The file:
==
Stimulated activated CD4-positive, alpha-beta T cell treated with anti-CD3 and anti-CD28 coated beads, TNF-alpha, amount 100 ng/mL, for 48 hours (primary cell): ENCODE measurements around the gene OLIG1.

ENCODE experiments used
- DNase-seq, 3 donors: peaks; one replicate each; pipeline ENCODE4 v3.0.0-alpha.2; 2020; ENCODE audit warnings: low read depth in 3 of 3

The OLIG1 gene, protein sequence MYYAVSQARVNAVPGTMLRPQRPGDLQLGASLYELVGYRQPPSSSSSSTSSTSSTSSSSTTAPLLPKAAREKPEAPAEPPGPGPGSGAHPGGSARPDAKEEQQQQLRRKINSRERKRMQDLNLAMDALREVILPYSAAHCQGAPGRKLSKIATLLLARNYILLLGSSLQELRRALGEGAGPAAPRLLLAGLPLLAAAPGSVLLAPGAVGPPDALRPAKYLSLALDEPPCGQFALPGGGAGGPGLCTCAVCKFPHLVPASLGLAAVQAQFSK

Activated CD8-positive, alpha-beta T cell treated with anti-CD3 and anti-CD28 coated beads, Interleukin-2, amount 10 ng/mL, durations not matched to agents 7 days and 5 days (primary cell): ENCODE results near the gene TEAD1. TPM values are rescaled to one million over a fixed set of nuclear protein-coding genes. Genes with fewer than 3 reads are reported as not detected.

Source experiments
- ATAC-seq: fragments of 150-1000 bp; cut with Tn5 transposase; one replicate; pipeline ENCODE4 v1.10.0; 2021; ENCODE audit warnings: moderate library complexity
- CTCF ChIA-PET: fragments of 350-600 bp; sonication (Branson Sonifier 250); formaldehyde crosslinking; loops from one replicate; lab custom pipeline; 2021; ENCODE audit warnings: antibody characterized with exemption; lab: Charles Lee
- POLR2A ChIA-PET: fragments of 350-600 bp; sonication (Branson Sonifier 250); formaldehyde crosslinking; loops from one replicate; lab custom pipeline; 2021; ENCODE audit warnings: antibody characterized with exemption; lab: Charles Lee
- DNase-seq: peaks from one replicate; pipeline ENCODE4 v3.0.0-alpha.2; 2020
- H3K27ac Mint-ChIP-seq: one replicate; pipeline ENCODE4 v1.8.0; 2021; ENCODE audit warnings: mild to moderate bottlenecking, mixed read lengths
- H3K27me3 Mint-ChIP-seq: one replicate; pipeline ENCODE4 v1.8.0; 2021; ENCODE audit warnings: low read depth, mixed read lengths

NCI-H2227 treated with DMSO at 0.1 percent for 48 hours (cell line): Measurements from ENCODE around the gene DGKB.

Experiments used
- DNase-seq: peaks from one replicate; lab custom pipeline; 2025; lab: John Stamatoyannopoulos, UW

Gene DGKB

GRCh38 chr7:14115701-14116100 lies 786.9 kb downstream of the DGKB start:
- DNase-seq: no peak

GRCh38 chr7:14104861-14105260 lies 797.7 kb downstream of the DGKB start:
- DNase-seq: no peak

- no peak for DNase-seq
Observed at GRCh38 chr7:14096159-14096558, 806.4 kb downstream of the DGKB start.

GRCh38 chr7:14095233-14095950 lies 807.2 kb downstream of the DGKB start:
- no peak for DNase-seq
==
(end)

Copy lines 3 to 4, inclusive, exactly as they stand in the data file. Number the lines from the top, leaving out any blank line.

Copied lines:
- DNase-seq, 3 donors: peaks; one replicate each; pipeline ENCODE4 v3.0.0-alpha.2; 2020; ENCODE audit warnings: low read depth in 3 of 3

The OLIG1 gene, protein sequence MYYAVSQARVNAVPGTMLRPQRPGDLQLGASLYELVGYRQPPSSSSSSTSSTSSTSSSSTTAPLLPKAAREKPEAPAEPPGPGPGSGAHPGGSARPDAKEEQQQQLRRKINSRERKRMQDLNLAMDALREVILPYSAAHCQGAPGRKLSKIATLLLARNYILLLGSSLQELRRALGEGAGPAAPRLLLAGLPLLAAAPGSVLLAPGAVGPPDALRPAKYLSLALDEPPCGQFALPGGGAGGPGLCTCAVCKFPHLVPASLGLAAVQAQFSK